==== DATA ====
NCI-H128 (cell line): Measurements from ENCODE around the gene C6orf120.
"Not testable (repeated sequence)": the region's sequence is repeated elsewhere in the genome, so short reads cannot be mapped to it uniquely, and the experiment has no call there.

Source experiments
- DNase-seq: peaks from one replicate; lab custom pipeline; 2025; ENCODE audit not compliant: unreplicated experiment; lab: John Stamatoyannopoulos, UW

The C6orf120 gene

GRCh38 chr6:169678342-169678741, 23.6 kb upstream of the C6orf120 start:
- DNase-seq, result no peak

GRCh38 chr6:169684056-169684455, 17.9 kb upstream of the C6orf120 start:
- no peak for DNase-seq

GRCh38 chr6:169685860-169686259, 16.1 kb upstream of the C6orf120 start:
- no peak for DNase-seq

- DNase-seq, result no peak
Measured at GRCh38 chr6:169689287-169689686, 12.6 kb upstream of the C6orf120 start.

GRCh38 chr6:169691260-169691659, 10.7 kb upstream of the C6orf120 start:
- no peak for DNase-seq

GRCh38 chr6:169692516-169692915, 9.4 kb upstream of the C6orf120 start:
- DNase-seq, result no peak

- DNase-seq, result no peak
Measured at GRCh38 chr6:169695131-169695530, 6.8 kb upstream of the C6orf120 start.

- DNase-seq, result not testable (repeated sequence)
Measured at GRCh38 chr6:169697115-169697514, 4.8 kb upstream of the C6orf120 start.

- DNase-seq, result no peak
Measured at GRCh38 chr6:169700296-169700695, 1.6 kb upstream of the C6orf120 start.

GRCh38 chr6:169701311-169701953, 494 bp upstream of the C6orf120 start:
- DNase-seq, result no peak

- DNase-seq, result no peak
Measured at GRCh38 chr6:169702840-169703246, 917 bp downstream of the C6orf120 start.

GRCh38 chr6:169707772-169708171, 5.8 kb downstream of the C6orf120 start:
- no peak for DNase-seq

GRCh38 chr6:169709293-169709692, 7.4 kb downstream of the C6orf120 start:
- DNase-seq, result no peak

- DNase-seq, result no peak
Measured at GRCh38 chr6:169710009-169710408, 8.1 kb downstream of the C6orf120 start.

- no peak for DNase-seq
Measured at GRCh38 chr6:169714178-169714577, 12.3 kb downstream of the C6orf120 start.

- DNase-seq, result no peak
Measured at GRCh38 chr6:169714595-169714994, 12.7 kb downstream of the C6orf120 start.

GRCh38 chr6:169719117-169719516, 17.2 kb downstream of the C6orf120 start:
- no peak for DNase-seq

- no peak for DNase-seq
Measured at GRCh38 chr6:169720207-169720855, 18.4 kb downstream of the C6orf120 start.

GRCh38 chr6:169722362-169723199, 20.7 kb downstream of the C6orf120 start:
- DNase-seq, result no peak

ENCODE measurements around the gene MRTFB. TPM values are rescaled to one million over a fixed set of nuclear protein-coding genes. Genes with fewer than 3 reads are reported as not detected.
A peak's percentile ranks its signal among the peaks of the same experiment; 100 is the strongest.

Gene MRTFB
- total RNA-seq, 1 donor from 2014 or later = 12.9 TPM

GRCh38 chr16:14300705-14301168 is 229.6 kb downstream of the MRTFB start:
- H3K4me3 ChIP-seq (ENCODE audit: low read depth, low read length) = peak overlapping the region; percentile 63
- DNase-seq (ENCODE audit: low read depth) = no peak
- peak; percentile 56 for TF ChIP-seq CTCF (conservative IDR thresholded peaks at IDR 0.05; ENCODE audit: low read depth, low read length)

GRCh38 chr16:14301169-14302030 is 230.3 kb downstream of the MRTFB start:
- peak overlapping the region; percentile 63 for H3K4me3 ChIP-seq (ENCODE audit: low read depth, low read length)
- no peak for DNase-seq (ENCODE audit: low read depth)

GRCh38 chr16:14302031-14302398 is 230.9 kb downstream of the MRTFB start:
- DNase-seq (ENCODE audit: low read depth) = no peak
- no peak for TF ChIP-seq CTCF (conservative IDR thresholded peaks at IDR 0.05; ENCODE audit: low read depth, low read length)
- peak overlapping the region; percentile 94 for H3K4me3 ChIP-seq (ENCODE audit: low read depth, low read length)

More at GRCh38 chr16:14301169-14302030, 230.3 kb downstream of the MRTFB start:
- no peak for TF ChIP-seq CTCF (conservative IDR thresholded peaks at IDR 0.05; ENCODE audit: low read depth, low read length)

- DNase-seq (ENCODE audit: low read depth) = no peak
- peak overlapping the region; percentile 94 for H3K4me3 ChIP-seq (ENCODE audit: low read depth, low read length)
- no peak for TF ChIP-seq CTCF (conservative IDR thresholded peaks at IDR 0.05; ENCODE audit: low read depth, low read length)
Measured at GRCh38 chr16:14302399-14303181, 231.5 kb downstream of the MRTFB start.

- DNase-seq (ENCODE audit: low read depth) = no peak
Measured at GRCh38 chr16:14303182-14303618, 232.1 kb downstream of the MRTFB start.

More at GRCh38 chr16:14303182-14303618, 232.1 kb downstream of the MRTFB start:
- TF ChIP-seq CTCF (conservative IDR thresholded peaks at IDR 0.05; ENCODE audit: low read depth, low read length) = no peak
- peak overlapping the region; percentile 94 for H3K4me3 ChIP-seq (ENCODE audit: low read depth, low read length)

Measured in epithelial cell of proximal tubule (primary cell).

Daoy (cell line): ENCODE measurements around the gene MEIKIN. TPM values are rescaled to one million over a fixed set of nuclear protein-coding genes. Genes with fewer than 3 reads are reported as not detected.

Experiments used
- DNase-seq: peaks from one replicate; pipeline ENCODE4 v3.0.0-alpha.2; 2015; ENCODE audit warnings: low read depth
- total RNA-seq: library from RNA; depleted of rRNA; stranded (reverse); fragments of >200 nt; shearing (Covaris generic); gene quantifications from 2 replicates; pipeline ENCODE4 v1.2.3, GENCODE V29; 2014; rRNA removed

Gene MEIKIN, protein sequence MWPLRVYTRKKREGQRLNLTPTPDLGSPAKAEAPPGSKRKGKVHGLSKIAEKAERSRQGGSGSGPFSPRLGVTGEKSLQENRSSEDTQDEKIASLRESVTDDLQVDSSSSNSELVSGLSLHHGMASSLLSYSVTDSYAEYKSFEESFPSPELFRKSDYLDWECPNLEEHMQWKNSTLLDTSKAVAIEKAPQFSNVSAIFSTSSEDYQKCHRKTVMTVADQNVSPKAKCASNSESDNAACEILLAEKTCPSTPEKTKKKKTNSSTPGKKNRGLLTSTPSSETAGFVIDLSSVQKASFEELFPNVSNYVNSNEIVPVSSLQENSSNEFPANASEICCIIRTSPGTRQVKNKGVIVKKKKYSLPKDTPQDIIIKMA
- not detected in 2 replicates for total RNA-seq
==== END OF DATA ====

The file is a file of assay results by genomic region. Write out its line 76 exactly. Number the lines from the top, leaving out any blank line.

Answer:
- not detected in 2 replicates for total RNA-seq